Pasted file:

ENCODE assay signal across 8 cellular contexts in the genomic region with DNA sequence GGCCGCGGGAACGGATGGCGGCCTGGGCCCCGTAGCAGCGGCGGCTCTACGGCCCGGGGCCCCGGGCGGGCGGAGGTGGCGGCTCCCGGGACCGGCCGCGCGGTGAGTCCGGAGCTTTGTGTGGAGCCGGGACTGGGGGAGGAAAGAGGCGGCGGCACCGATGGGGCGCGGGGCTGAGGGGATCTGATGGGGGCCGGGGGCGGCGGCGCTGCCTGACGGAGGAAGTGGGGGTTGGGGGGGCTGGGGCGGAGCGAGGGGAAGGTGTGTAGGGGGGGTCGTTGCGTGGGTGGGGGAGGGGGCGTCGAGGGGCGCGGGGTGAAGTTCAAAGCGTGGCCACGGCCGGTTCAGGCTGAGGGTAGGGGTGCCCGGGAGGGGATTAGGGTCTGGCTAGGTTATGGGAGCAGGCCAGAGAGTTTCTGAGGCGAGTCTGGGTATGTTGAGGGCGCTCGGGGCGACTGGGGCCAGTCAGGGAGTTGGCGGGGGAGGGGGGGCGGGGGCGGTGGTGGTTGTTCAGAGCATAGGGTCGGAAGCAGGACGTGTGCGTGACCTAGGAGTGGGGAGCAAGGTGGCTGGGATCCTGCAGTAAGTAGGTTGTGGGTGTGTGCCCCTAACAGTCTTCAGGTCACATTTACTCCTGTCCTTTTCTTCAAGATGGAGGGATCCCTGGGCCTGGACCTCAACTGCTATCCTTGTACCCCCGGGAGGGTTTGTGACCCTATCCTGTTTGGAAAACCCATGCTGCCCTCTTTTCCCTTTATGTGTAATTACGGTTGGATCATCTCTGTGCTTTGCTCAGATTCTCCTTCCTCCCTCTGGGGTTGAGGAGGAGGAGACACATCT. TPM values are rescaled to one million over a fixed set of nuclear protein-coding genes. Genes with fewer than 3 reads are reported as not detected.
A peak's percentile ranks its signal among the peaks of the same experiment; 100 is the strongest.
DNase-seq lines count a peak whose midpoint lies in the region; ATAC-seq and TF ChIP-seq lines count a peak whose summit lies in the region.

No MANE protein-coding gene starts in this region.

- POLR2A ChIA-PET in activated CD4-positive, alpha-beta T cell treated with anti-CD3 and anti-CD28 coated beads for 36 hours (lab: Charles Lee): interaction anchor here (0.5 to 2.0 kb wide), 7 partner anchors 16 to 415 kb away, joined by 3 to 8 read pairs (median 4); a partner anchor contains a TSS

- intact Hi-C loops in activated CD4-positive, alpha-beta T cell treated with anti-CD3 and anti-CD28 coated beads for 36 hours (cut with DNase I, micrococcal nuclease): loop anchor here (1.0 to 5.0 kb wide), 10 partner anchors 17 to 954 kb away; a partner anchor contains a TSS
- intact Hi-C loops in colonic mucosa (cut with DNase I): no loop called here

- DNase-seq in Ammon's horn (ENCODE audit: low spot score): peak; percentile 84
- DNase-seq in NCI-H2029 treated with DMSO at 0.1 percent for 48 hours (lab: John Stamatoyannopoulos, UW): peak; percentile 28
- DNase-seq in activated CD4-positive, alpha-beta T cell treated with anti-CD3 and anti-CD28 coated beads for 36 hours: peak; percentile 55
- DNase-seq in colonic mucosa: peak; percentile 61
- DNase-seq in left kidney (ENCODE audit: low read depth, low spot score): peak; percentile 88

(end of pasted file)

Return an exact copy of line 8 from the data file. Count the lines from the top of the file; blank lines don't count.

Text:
- DNase-seq in Ammon's horn (ENCODE audit: low spot score): peak; percentile 84